Even when MNCs do not build ESG into their critical location factors at the outset, it is steadily becoming a more important location factor. In a recent project with a leading global toy manufacturer seeking to build an operation in Vietnam, early discussions revealed ESG compatibility as a relatively low priority. However, by the end of the process, the company’s leadership determined that renewable energy was essential to meet the company’s ESG commitments. If the short-listed sites could not be expanded to accommodate the construction of a solar farm, then the site was eliminated. Another client, Coca-Cola Corporation, stated critical location factors of a clean water supply and accessible, world-class wastewater treatment facilities, as well as space for a plastic can recycling operation. These criteria were highly emphasized throughout the site selection process and were weighted heavily in the site selection analysis.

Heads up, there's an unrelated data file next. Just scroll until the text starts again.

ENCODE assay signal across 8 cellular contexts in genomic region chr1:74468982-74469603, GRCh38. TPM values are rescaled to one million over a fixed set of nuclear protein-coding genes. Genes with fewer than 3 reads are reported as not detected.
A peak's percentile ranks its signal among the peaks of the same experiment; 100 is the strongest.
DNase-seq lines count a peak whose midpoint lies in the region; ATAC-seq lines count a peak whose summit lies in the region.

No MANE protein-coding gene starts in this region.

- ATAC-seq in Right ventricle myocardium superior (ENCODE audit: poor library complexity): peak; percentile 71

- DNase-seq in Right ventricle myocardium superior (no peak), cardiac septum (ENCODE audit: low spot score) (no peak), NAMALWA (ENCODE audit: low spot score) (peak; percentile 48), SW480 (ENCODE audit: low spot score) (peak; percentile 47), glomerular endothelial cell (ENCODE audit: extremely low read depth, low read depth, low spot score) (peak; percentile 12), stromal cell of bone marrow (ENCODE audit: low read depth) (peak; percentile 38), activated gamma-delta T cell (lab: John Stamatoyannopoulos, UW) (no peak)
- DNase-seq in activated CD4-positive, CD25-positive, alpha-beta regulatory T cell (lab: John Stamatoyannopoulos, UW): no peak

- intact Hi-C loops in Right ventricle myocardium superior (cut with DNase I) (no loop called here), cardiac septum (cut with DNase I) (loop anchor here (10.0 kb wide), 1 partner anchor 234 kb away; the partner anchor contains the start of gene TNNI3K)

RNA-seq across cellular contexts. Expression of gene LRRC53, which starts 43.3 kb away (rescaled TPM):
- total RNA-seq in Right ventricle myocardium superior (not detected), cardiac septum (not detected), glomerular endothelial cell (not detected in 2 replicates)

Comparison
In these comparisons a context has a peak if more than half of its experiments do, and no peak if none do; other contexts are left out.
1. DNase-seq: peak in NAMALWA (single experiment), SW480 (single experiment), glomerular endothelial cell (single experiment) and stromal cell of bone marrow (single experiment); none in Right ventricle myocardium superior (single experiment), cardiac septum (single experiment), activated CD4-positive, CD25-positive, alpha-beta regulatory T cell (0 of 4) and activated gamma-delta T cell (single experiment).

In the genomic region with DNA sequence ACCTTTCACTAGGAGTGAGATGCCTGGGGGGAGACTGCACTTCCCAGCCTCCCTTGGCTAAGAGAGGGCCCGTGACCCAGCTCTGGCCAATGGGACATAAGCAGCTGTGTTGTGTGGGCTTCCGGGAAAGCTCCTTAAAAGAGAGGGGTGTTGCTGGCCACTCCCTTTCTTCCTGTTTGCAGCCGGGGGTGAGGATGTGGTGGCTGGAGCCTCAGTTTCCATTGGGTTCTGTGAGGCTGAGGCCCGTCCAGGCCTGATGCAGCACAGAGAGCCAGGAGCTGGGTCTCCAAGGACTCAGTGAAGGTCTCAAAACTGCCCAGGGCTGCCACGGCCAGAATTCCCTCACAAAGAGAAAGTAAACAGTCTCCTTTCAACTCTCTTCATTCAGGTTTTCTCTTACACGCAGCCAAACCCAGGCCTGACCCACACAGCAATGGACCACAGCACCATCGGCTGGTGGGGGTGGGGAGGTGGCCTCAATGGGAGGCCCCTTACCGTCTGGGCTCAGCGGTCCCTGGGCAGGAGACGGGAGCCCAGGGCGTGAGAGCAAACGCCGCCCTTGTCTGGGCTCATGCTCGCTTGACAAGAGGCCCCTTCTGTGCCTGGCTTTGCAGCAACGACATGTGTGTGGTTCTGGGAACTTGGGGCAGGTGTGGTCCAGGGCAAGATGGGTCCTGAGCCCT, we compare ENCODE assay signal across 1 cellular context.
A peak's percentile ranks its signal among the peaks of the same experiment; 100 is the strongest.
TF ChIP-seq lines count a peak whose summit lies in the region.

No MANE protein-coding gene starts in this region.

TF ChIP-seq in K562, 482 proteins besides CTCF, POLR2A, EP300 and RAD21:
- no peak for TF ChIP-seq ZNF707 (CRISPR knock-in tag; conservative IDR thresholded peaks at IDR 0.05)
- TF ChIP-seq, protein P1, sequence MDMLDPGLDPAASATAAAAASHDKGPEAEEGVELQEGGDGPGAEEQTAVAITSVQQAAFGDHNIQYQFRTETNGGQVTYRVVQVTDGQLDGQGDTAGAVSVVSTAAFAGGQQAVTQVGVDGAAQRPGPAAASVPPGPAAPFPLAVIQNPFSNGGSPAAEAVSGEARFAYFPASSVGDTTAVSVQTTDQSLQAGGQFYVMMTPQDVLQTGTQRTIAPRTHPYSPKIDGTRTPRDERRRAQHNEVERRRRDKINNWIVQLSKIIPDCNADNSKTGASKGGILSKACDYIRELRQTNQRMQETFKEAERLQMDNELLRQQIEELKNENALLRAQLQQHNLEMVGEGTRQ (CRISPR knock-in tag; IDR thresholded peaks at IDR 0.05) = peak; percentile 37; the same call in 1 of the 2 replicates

“Among ASEAN countries, Thailand leads in environmental sustainability disclosure, with Indonesia, Malaysia, Vietnam, and Singapore having still mandatory but slightly weaker reporting mechanisms.”
Environmental concerns are not only part of new investments but are increasingly driving re-investment. Many MNCs are adjusting their current business practices to meet ESG standards, and government incentives are supporting this trend. For example, Jelly Belly Candy decided to invest in a new more efficient chiller system and rooftop solar which qualified for a tax credit equal to the investment from Thailand’s Board of Investment. In India, large corporate powerhouses such as Reliance Industries and JSW Energy have made voluntary commitments to go carbon-neutral by 2035 and net-zero by 2050, paving the way for more companies to follow suit. In Vietnam, construction conglomerate SCG has committed more than US$2 billion toward developing its technology to achieve Vietnam’s targets of 20% greenhouse gas emissions reduction by 2030 and net zero emissions by 2050. Alibaba has gone even further with announcing the implementation of ESG as a guide for its future development, focusing on helping meet China’s dual carbon and data security goals. Beginning last year, the Chinese company now publishes a yearly ESG report alongside its annual business report.